Thursday, April 07, 2005
Courtesy of our stalwart colleagues at Cursor: The government today asked a federal appeals court to reverse an earlier ruling that detainees at Guantanamo Bay are protected by the Geneva Conventions. In other words, the Bush administration is asserting the right to employ the same interrogation techniques that the Japanese used on American POW's during WWII -- practices for which we prosecuted the Japanese as war criminals:
The former Japanese prison guard was tried by the Allies after World War II for war crimes. In 1947, a U.S. military commission, citing the Geneva Conventions and customary international law, convicted him of compelling prisoners of war to practice saluting and other military exercises for as long as 30 minutes when they were tired. His sentence: 12 years of hard labor.
For decades, records of the Kikuchi case and hundreds of other postwar tribunals lay forgotten in archives and government offices around the world. But now they could assume new significance for one of the most contentious aspects of the war on terrorism: the U.S.'s treatment of prisoners . . . .
But the archives also make clear that some of the practices employed by the U.S. today resemble those that U.S. military commissions condemned when Americans were on the receiving end. The U.S. considered as war crimes such tactics as solitary confinement, sleep and sensory deprivation, manipulation of meal schedules, forcing men to answer questions while naked or restrained in painful "stress positions," and failing to register prisoners with the International Red Cross. Today, all have been approved or practiced at Guantanamo and other U.S. facilities.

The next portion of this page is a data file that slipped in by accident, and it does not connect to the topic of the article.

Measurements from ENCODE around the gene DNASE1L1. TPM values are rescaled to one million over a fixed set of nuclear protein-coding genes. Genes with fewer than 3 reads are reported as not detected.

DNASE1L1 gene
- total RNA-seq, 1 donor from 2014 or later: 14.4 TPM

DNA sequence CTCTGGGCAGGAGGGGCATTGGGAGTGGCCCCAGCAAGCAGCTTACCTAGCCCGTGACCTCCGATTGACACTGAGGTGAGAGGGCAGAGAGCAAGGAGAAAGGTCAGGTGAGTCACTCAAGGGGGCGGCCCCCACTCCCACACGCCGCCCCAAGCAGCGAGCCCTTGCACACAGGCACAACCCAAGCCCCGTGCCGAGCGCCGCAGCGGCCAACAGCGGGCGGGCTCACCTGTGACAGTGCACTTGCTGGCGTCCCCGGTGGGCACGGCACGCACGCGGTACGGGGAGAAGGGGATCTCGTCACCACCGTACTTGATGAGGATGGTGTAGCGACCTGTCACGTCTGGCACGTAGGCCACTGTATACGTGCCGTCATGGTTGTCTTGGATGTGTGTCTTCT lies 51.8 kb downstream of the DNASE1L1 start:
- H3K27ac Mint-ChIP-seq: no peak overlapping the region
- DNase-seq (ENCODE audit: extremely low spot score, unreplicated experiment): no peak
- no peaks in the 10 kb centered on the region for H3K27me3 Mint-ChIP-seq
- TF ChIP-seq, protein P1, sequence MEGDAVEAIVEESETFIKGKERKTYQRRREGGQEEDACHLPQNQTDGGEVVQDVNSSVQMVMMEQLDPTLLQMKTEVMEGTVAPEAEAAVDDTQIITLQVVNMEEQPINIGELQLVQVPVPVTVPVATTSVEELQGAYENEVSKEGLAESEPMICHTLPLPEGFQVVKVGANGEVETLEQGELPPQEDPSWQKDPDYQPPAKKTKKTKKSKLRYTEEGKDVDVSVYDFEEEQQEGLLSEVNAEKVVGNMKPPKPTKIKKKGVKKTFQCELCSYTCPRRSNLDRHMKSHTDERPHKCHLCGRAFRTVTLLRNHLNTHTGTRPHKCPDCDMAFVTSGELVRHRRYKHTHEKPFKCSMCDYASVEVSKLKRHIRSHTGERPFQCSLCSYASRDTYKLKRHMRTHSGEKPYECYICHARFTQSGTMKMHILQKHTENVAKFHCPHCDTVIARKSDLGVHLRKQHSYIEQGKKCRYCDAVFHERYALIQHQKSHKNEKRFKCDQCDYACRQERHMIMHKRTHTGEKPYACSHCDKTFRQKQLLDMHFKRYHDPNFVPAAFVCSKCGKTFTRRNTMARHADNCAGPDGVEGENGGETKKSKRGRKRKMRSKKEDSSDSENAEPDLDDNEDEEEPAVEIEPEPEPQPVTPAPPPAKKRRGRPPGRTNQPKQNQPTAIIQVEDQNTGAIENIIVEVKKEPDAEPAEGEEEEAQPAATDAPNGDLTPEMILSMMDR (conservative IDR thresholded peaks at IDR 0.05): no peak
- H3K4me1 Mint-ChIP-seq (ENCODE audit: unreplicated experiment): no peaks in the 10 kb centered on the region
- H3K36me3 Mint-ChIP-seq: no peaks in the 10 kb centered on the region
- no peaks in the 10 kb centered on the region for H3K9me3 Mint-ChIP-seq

The records, many of them from tribunals held at Yokohama, Japan, between 1946 and 1949, show that many defendants, like Mr. Kikuchi, received long sentences for lesser infractions, in keeping with the U.S.'s aggressive approach to prosecutions. Some of the justifications now offered both by low-level American soldiers and top officials echo those raised, with little success, by Japanese defendants called to account before American courts.
U.S. tribunals dismissed defense arguments that Japanese practices were necessary for disciplinary or interrogation reasons, that American prisoners were treated no worse than Japanese soldiers, that Japan hadn't ratified the Geneva Conventions and wasn't therefore bound by them and that, in any event, many American prisoners had forfeited POW status by bombing cities or committing acts of sabotage.
The U.S. also held senior officials accountable for actions of their underlings; the Tokyo tribunal, for instance, sentenced former Japanese foreign minister Mamoru Shigemitsu to seven years even though he was an acknowledged leader of the Japanese peace faction and had sought to investigate Allied complaints of prisoner mistreatment during the war. The tribunal found punishment warranted because "he should have pressed the matter, if necessary to the point of resigning."